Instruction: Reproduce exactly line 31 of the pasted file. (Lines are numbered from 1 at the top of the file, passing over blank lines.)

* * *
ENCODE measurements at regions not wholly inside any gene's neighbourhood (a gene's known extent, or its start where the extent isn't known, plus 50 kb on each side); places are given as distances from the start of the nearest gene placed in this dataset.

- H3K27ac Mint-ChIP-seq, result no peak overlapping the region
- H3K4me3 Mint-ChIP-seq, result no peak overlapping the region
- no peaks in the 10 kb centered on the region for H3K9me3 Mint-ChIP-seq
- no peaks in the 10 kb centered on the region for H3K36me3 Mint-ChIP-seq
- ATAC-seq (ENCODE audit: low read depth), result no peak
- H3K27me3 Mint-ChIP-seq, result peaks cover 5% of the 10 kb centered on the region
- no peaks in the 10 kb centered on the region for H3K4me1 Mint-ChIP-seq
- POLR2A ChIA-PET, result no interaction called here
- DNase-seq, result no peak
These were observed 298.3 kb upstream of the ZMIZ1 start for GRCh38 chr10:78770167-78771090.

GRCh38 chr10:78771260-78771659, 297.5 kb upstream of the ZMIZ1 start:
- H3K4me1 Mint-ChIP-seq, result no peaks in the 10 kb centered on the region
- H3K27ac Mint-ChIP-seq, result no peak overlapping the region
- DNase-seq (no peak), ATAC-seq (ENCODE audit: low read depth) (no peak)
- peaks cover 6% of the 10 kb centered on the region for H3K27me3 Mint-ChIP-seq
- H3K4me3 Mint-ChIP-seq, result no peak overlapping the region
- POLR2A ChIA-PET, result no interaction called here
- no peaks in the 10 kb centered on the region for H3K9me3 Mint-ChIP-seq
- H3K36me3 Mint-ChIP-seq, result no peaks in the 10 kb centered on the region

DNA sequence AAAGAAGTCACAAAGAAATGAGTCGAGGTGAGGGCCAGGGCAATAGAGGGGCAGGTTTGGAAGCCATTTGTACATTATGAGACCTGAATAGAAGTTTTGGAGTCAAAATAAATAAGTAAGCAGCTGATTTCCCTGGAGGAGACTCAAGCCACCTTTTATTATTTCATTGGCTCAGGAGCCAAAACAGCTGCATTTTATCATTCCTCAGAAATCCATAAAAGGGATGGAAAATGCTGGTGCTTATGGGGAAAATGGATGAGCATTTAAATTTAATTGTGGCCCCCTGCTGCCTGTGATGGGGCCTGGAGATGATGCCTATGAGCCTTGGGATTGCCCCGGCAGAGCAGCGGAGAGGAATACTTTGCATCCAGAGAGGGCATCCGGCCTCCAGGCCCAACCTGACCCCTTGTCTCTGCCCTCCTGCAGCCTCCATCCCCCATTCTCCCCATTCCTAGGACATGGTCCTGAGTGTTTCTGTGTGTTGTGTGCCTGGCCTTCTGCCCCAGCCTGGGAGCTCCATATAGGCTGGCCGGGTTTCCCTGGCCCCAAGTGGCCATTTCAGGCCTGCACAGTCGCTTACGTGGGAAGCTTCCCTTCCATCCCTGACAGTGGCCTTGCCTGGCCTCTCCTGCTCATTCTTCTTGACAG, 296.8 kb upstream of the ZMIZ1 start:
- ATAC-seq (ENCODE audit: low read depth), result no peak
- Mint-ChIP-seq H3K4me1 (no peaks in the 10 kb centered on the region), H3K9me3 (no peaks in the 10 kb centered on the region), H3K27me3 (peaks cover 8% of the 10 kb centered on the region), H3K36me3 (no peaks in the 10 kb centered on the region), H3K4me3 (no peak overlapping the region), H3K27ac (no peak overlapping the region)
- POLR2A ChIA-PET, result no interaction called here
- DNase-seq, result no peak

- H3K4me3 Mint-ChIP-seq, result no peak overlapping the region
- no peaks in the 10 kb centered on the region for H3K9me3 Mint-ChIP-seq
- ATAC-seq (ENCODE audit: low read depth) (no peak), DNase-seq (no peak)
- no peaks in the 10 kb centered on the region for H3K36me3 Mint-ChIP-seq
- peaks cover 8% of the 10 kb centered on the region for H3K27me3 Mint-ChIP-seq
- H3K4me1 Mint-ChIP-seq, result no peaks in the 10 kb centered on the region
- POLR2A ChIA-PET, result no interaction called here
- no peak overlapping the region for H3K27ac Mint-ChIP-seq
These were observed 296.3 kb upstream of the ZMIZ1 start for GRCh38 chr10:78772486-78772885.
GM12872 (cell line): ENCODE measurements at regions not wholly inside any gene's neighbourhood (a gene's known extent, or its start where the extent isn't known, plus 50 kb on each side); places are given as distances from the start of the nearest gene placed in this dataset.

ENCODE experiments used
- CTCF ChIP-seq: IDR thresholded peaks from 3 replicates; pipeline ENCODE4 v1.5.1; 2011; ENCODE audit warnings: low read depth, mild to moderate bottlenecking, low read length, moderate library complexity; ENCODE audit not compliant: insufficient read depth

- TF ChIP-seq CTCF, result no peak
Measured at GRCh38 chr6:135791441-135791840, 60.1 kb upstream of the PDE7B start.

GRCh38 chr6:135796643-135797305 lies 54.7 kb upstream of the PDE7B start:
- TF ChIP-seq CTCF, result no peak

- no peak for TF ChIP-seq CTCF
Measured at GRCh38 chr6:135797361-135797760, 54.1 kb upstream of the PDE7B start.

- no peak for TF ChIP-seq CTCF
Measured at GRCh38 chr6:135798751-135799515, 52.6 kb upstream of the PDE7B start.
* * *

- H3K4me1 Mint-ChIP-seq, result no peaks in the 10 kb centered on the region